UK patient 'free' of HIV after stem cell treatment

UK patient 'free' of HIV after stem cell treatment

UK patient 'free' of HIV after stem cell treatment

Nearly three years on, and more than 18 months after coming off antiretroviral drugs, highly sensitive tests show no signs of the man's previous HIV infection.

The donor had genetic mutation known as CCR5 delta 32, a gene that provides a resistance against HIV.

"By achieving remission in a second patient using a similar approach, we have shown that the Berlin Patient was not an anomaly, and that it really was the treatment approaches that eliminated HIV in these two people", Professor Ravindra Gupta of University College London said in a statement.

"Coming 10 years after the successful report of the Berlin Patient, this new case confirms that bone marrow transplantation from a CCR5-negative donor can eliminate residual virus and stop any traces of virus from rebounding", said Lewin.

After the bone marrow transplant, the London patient remained on ARV for 16 months, at which point treatment was stopped.

The London patient has been off HIV medications for 18 months now, and is still HIV-free, the researchers said.

According to a United Kingdom study there a second HIV positive man who has been treated for AIDS. More than 21 million take drugs that keep HIV alive but reduces the spread.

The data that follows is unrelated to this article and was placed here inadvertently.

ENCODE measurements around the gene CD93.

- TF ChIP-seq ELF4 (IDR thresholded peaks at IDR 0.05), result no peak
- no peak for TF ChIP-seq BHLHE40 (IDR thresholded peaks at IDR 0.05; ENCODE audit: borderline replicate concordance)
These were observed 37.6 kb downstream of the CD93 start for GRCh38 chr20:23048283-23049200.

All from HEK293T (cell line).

There may be real hope for sufferers with AIDS; after twelve years, a second person has apparently been cured of H.I.V., the virus that precedes AIDS.

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The donor was resistant because of a mutation in his CCR5 gene.

Stem cell transplants typically are harsh procedures which start with radiation or chemotherapy to damage the body's existing immune system and make room for a new one. Details of that case will be presented at the Seattle conference later this week.

The HIV virus has killed almost 40 million people since it was discovered in 1981.

Mark Dybul, co-chair of the IAS initiative, said: "Despite the great success of ART, there remains a high need for a cure for HIV, especially in low-income settings".

There are important limitations to applying the findings of the London patient to a HIV cure, said Anthony Kelleher, director of the Kirby Institute at the University of New South Wales in Sydney. Timothy Brown, an American man, was known as "the Berlin patient" when he also received a bone marrow transplant for leukemia treatment in Germany 12 years ago. But such transplants are risky, can not be used widely and have failed in other patients.

He had Lodgkin's lymphoma, a type of cancer that begins in lymphocytes-the white blood cells that help fight off disease.

Doctors and researchers have made remarkable progress in terms of treatment since then and the news of a second patient being cured is seen as a sign that a universal cure will eventually be found. "It shows the Berlin patient was not just a one-off, that this is a rational approach in limited circumstances", Daniel Kuritzkes, chief of infectious diseases at Brigham and Women's Hospital (who was not involved in the study), told the paper.

There has been only one documented case of HIV, which causes acquired immune deficiency syndrome (AIDS), being cured. Not until the world heard of how the London patient, who was - to a lesser degree than Brown - battling with cancer and the virus.

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